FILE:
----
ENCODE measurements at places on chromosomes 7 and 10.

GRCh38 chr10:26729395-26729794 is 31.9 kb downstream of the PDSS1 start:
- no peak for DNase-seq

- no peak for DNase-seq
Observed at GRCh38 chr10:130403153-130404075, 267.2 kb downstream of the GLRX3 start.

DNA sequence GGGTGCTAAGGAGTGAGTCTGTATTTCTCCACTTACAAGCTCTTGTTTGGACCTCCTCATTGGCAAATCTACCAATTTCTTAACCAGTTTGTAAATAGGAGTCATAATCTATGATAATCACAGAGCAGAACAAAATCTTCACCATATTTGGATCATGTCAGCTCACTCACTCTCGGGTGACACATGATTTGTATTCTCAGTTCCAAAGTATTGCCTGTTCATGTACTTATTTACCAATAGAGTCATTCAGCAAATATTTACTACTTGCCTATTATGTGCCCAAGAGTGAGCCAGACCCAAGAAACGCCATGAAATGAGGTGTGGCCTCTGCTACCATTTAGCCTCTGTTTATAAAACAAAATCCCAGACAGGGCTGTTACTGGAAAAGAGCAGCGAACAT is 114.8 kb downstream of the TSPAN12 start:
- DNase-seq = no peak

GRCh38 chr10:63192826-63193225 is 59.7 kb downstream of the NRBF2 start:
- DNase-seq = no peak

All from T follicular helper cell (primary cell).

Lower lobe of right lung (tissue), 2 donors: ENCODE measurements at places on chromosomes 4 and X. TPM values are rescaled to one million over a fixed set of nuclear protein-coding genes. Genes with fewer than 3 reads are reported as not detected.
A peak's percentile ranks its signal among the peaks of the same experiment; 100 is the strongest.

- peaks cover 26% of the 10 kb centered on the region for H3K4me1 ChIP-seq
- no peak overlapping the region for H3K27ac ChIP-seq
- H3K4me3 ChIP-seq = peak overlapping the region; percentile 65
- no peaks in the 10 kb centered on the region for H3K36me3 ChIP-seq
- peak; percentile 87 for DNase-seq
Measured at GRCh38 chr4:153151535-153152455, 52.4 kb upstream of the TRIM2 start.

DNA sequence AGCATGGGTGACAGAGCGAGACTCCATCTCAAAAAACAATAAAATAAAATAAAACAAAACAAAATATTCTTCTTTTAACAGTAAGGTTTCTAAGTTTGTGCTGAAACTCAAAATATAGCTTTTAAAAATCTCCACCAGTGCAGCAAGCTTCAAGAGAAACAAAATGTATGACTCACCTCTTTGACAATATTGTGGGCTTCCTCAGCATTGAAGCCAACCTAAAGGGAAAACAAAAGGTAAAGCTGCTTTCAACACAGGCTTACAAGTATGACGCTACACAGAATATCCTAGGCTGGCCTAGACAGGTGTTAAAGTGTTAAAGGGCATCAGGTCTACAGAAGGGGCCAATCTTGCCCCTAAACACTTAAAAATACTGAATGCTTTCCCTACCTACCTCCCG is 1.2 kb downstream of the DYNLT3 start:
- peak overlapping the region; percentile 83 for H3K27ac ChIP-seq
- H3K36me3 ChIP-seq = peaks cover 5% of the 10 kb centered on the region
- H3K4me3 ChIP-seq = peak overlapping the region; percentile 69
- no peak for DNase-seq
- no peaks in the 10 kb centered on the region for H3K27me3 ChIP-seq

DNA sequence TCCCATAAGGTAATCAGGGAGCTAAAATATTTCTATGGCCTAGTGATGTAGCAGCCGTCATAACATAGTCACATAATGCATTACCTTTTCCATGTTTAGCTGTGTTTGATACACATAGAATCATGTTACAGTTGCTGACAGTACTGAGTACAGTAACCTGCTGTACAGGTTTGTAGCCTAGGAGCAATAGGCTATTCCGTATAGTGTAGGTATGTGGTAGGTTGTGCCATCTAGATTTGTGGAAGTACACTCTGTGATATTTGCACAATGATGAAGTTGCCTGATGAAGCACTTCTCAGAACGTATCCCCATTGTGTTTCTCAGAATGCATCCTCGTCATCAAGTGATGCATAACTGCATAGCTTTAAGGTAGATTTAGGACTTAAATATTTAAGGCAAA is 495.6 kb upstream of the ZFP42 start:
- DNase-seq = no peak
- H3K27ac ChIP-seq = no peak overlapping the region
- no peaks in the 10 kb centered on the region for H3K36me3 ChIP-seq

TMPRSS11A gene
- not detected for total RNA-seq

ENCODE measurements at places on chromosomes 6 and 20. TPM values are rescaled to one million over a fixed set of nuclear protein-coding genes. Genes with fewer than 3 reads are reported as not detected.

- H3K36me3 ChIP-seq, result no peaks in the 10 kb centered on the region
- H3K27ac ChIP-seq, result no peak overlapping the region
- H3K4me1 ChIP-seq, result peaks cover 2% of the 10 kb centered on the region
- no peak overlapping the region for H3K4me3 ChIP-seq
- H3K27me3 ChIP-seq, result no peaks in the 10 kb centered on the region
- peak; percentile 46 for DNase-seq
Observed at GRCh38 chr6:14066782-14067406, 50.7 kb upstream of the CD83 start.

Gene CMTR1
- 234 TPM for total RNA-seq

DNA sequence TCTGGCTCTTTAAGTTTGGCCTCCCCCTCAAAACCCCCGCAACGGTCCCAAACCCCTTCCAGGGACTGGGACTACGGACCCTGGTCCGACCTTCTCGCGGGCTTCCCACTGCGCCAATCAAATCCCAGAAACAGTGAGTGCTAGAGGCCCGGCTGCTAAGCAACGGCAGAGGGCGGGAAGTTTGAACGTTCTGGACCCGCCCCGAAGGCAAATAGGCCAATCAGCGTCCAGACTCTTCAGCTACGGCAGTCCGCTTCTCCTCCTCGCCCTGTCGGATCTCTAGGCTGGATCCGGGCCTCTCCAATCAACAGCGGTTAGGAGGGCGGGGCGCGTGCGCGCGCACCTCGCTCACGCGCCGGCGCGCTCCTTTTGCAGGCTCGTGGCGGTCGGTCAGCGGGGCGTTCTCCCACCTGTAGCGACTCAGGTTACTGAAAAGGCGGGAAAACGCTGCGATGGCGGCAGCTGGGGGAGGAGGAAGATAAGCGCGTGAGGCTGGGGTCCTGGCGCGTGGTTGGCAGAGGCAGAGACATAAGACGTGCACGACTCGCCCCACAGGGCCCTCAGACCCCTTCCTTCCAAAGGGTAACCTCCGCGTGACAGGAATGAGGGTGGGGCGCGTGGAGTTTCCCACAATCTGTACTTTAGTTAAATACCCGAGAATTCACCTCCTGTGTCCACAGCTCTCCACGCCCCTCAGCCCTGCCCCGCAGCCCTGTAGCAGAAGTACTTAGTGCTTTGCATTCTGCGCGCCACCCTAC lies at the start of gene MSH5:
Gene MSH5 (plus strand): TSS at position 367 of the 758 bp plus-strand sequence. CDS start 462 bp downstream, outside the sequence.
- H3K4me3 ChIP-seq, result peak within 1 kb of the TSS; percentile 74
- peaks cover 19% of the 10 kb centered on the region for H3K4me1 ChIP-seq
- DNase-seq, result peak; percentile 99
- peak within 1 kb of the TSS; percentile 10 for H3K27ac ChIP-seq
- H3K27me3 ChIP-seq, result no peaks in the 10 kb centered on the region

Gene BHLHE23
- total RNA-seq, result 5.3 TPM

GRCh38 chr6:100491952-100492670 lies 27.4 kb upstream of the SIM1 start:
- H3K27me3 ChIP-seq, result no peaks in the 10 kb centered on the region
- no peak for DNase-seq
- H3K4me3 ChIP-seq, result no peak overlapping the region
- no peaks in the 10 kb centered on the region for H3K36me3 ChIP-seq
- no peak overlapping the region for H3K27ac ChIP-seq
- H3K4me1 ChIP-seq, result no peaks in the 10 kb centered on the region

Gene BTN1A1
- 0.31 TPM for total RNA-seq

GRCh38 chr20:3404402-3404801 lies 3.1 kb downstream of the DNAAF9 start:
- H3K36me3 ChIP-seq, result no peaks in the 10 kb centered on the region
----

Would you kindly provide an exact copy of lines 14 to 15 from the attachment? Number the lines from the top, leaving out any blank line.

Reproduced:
- no peak overlapping the region for H3K27ac ChIP-seq
- H3K4me3 ChIP-seq = peak overlapping the region; percentile 65